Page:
Book Image

C++ Data Structures and Algorithm Design Principles

By : John Carey, Anil Achary, Shreyans Doshi, Payas Rajan
Book Image

C++ Data Structures and Algorithm Design Principles

By: John Carey, Anil Achary, Shreyans Doshi, Payas Rajan

Overview of this book

C++ is a mature multi-paradigm programming language that enables you to write high-level code with a high degree of control over the hardware. Today, significant parts of software infrastructure, including databases, browsers, multimedia frameworks, and GUI toolkits, are written in C++. This book starts by introducing C++ data structures and how to store data using linked lists, arrays, stacks, and queues. In later chapters, the book explains the basic algorithm design paradigms, such as the greedy approach and the divide-and-conquer approach, which are used to solve a large variety of computational problems. Finally, you will learn the advanced technique of dynamic programming to develop optimized implementations of several algorithms discussed in the book. By the end of this book, you will have learned how to implement standard data structures and algorithms in efficient and scalable C++ 14 code.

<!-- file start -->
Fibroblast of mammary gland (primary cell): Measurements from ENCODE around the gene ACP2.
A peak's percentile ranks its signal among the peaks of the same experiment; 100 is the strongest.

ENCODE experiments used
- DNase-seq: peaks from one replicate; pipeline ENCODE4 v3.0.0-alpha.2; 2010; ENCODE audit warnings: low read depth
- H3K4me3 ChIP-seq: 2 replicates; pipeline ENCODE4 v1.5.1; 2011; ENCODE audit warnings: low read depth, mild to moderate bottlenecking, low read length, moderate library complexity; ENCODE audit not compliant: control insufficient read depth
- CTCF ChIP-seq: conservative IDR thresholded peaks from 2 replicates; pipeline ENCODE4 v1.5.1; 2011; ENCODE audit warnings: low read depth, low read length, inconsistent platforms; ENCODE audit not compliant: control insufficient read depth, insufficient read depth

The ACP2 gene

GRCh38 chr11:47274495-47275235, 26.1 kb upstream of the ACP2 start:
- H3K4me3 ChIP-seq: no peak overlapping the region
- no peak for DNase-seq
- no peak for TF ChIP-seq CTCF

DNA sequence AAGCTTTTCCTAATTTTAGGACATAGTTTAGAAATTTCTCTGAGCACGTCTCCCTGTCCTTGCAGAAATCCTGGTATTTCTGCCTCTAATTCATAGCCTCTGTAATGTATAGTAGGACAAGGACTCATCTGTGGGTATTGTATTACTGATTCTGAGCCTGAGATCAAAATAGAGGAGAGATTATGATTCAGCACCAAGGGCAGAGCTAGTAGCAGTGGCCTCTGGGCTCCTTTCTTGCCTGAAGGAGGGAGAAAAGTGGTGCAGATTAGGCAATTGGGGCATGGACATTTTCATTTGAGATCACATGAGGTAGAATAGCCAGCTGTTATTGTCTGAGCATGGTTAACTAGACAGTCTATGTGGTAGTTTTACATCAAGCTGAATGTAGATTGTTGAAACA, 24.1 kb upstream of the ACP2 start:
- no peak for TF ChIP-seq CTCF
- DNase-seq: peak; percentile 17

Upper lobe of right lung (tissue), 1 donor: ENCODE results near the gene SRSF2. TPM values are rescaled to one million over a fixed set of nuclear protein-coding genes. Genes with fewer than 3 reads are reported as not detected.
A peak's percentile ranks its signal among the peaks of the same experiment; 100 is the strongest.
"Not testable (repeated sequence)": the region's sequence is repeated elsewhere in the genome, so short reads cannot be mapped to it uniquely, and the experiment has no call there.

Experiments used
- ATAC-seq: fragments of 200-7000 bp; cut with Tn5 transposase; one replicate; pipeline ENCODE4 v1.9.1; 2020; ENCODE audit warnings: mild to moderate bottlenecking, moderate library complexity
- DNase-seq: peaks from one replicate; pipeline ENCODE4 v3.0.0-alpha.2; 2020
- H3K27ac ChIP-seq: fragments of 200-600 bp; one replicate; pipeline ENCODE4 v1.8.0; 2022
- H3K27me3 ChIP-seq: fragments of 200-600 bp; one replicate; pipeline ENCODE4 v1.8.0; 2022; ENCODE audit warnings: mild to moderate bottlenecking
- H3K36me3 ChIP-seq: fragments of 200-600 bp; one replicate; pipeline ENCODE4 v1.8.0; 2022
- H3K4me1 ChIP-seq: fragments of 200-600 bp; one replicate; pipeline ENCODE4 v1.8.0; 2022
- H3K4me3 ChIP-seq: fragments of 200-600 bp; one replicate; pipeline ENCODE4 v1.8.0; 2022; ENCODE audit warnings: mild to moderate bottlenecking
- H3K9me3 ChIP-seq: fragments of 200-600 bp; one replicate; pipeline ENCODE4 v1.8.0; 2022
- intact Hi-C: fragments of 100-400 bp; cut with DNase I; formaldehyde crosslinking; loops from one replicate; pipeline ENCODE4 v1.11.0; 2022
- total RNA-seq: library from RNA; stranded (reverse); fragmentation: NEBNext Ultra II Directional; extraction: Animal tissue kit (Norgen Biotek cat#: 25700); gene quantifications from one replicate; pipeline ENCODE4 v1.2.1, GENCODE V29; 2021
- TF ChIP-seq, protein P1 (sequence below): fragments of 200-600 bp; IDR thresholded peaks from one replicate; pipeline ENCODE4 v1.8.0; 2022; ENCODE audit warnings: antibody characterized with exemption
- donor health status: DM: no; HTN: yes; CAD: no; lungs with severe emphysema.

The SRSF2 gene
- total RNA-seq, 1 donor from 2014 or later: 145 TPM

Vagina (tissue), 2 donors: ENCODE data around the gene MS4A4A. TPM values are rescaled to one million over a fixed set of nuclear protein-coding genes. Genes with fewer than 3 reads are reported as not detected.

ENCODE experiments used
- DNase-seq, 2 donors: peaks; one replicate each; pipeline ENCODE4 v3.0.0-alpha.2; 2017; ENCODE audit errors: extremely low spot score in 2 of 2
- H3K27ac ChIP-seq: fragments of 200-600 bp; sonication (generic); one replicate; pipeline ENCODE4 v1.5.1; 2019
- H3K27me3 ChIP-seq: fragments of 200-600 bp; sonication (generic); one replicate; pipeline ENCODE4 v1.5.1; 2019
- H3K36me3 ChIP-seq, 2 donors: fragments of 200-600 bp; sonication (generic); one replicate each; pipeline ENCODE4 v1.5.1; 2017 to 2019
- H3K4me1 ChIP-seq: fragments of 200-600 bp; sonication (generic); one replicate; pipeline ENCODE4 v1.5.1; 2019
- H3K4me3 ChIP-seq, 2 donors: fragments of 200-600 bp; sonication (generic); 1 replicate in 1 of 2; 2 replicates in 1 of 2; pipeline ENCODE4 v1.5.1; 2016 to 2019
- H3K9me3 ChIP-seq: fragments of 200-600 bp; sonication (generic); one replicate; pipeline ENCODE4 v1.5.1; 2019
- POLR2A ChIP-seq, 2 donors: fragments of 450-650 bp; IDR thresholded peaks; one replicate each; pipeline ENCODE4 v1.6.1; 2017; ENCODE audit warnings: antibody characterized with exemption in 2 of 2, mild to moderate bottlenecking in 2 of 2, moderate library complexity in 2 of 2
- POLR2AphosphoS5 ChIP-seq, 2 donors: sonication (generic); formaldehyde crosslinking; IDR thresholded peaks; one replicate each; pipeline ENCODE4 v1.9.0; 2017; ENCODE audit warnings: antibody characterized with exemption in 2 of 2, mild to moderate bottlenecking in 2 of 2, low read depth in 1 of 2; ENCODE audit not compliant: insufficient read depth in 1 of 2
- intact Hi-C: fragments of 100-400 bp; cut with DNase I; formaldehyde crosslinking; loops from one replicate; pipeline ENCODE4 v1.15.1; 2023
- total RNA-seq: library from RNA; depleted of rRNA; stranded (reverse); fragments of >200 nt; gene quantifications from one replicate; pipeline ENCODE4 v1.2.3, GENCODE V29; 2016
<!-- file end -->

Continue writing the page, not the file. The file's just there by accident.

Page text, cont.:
Table of Contents (11 chapters)

The Vertex Coloring Problem

The vertex coloring problem can be stated as follows:

"Given a graph, G, assign a color to each vertex of the graph so that no two adjacent vertices have the same color."

As an example, the following figure shows a valid coloring of the graph that was shown in figure 5.11:

Figure 5.21: Coloring an uncolored graph
Figure 5.21: Coloring an uncolored graph

Graph coloring has applications in solving a large variety of problems in the real world – making schedules for taxis, solving sudoku puzzles, and creating timetables for exams can all be mapped to finding a valid coloring of the problem, modeled as a graph. However, finding the minimum number of colors required to produce a valid vertex coloring (also called the chromatic number) is known to be an NP-complete problem. Thus, a minor change in the nature of the problem can make a massive difference to its complexity.

As an example of the applications of the graph coloring problem, let's consider the case of sudoku solvers...